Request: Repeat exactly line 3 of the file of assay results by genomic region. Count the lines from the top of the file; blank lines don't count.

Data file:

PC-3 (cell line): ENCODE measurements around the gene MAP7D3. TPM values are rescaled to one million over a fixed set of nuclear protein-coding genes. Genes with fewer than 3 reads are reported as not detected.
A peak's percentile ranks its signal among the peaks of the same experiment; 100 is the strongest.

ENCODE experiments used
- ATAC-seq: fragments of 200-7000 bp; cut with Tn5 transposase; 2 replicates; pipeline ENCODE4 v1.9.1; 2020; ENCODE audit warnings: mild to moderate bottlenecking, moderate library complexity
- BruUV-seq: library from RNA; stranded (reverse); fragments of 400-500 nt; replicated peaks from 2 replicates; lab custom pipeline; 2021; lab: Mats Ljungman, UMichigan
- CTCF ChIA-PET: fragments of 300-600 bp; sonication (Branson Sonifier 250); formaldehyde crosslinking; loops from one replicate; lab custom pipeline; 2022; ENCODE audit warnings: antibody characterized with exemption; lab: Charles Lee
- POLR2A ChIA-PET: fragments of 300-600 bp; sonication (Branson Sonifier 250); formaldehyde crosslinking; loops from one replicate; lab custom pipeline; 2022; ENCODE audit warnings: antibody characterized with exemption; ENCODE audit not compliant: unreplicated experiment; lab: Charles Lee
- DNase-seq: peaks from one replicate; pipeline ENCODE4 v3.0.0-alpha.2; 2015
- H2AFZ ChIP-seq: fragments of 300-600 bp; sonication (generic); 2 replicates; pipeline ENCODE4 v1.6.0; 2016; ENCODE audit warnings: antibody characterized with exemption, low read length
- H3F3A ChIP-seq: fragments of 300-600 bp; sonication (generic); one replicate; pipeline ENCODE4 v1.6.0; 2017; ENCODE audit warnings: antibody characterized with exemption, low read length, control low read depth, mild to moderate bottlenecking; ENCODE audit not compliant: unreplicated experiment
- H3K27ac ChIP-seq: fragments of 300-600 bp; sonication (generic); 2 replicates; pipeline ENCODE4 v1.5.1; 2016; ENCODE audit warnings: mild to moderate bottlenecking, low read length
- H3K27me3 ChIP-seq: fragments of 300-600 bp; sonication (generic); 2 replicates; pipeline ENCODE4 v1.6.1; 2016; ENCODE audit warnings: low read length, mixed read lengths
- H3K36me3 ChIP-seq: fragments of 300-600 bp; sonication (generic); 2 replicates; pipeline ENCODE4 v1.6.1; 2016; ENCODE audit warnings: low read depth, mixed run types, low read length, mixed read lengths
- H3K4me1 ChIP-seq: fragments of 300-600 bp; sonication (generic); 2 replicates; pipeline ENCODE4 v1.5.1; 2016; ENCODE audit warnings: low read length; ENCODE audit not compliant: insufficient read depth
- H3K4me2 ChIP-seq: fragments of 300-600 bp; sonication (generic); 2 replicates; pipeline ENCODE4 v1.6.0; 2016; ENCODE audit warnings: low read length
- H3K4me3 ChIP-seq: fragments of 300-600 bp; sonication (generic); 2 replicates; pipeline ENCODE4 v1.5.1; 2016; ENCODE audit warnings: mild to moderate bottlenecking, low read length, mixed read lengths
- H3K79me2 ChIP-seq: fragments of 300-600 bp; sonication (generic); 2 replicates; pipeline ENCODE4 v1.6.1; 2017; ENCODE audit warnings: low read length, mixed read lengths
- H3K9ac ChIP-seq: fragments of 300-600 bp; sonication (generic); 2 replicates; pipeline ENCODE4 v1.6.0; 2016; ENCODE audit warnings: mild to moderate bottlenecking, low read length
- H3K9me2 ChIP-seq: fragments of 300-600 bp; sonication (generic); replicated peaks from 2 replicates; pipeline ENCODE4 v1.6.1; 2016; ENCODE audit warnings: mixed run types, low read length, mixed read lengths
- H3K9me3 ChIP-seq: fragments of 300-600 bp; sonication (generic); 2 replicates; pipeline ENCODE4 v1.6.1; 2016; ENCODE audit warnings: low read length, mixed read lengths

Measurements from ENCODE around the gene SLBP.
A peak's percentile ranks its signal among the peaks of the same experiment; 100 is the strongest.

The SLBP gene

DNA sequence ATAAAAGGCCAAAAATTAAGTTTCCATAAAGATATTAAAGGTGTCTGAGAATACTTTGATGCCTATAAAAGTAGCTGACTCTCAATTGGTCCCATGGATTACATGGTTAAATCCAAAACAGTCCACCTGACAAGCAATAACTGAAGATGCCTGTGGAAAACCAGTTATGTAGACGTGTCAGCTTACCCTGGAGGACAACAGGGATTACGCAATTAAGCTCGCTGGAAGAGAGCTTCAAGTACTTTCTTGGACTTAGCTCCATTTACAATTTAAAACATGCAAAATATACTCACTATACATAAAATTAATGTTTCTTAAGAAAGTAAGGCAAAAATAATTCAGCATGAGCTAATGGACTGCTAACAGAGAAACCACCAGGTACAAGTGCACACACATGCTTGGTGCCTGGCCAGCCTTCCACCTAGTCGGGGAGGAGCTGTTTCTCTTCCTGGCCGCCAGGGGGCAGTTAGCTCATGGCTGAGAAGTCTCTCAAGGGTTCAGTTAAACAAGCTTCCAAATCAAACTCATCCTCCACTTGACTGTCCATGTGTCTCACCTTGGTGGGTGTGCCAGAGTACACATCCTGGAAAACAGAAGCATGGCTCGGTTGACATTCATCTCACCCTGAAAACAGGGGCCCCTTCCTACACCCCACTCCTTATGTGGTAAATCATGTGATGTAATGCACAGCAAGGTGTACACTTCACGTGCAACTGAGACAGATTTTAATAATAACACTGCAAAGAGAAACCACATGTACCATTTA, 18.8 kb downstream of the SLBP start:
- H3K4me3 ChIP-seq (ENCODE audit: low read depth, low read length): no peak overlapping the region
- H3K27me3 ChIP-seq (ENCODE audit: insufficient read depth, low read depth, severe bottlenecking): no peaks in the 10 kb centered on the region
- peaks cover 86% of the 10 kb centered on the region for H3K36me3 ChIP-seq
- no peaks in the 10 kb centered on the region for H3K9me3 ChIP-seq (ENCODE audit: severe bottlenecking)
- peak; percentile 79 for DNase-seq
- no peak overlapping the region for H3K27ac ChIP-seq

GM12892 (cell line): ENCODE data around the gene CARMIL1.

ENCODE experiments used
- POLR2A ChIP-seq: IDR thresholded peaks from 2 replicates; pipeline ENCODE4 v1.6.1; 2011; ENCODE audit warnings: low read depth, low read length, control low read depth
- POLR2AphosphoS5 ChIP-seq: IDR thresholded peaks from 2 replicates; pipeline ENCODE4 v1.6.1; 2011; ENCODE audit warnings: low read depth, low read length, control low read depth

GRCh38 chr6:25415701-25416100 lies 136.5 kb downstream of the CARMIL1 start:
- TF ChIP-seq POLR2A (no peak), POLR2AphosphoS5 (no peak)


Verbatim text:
ENCODE experiments used